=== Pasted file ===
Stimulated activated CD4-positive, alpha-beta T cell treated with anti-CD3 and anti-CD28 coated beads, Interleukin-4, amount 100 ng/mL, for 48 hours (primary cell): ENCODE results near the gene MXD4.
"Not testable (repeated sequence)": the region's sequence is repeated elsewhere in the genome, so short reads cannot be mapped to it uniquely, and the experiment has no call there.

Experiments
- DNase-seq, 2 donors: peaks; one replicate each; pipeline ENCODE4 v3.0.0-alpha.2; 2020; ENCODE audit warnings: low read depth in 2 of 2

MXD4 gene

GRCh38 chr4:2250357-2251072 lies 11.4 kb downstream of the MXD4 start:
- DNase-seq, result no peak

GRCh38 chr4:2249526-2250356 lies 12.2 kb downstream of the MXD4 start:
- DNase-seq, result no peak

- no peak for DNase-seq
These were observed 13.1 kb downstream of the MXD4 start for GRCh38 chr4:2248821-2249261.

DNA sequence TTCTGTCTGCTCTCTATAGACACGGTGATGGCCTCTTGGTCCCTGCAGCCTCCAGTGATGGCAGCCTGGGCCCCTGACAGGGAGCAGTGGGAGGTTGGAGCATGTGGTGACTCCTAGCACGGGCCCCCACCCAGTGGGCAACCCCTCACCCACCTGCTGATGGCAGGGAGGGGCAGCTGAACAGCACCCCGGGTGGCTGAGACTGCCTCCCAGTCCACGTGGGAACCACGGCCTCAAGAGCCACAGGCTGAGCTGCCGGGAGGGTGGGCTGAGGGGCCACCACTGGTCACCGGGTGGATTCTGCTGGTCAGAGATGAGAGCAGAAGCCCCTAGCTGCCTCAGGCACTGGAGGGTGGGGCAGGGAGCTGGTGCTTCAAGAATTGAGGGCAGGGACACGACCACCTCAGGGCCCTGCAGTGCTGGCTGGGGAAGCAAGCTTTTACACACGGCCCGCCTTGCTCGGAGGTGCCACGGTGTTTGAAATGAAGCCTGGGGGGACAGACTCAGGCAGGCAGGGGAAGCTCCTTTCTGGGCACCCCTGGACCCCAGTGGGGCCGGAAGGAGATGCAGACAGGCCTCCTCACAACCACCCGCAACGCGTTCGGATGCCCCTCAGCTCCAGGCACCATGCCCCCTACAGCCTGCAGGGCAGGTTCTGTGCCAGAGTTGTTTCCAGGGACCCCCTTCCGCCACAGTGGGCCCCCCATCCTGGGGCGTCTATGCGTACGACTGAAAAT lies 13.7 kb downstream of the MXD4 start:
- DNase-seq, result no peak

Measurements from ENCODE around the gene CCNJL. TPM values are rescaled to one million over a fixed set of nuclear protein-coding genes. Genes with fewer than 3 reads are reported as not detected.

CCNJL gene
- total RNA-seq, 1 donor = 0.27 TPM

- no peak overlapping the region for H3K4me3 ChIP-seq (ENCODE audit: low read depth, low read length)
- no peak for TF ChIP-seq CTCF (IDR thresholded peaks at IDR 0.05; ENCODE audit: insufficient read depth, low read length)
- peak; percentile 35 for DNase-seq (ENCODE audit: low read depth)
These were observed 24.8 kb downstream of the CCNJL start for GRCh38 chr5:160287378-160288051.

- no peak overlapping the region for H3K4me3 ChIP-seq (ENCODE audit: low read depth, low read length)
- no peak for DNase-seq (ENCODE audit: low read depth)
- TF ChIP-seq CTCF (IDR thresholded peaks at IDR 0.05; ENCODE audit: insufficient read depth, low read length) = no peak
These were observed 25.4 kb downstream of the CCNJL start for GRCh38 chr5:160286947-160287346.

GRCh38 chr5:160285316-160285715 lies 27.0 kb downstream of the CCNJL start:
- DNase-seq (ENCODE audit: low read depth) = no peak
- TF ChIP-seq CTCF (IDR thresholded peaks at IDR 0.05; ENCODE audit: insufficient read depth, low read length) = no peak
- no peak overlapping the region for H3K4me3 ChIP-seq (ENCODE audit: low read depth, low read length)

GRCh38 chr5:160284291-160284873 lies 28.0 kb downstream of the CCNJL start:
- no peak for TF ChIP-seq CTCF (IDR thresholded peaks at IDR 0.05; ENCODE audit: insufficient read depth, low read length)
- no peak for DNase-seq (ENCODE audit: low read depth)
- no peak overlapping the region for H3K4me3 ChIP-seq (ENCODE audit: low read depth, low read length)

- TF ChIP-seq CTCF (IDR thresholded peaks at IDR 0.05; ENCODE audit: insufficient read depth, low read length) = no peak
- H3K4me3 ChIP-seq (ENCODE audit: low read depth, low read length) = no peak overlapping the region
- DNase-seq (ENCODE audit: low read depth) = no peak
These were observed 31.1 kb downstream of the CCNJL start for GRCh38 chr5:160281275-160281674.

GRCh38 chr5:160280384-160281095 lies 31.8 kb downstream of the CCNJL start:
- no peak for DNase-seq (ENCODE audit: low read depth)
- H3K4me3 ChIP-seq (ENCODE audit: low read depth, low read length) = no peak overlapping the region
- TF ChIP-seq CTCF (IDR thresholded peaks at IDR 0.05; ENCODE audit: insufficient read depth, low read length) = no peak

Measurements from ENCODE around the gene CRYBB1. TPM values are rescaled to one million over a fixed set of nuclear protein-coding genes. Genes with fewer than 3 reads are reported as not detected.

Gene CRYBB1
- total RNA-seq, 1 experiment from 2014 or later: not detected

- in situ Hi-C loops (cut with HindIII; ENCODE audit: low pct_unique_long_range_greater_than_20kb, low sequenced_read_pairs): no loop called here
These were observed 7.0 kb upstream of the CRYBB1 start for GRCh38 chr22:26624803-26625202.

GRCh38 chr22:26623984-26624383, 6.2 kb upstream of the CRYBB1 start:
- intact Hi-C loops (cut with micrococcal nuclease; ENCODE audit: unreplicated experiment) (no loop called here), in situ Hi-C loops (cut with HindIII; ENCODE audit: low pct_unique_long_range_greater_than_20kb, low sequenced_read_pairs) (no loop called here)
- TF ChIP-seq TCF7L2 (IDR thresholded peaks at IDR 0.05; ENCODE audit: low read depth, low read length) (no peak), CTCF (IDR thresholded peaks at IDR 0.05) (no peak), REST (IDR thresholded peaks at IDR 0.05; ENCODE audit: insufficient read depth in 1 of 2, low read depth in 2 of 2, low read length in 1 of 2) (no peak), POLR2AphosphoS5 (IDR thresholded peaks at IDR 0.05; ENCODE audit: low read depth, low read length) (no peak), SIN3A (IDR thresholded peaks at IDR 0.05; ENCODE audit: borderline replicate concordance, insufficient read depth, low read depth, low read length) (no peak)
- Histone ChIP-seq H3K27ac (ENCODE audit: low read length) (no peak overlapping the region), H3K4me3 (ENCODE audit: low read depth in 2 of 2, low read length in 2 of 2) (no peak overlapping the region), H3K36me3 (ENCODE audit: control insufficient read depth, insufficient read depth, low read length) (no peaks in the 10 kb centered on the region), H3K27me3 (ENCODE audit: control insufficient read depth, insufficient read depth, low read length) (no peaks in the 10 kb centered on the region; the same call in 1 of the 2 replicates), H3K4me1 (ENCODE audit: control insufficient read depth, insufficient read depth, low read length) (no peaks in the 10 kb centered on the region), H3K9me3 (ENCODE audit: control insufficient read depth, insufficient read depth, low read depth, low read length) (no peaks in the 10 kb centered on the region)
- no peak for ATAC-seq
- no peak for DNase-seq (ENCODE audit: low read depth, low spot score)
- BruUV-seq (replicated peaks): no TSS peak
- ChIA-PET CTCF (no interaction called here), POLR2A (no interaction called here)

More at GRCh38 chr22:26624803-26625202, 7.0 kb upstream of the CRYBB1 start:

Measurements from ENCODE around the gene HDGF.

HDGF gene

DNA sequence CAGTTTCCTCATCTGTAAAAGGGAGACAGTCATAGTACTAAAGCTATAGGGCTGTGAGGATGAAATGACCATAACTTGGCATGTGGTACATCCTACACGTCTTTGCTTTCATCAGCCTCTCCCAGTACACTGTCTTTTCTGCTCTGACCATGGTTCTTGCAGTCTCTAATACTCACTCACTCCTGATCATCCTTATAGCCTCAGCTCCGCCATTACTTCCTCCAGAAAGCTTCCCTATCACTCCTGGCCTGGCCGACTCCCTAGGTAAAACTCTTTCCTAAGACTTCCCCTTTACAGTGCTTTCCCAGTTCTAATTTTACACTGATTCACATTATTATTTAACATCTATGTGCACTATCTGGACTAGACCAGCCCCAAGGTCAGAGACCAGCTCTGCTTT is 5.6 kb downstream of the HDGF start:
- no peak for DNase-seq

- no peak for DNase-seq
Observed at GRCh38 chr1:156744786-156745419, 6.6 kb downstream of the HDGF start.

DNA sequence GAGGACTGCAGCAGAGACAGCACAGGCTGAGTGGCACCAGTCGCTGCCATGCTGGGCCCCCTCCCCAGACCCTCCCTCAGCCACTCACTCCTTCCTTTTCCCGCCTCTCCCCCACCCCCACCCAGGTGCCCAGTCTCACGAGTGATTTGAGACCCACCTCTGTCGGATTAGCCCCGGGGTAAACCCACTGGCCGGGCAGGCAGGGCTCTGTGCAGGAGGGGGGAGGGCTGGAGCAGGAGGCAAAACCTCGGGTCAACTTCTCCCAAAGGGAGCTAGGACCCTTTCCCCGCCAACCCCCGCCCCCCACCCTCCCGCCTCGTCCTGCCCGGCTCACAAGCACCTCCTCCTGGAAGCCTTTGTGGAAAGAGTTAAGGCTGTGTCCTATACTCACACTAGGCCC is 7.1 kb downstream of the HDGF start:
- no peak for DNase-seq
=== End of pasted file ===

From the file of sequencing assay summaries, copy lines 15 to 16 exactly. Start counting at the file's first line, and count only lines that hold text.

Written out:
CCNJL gene
- total RNA-seq, 1 donor = 0.27 TPM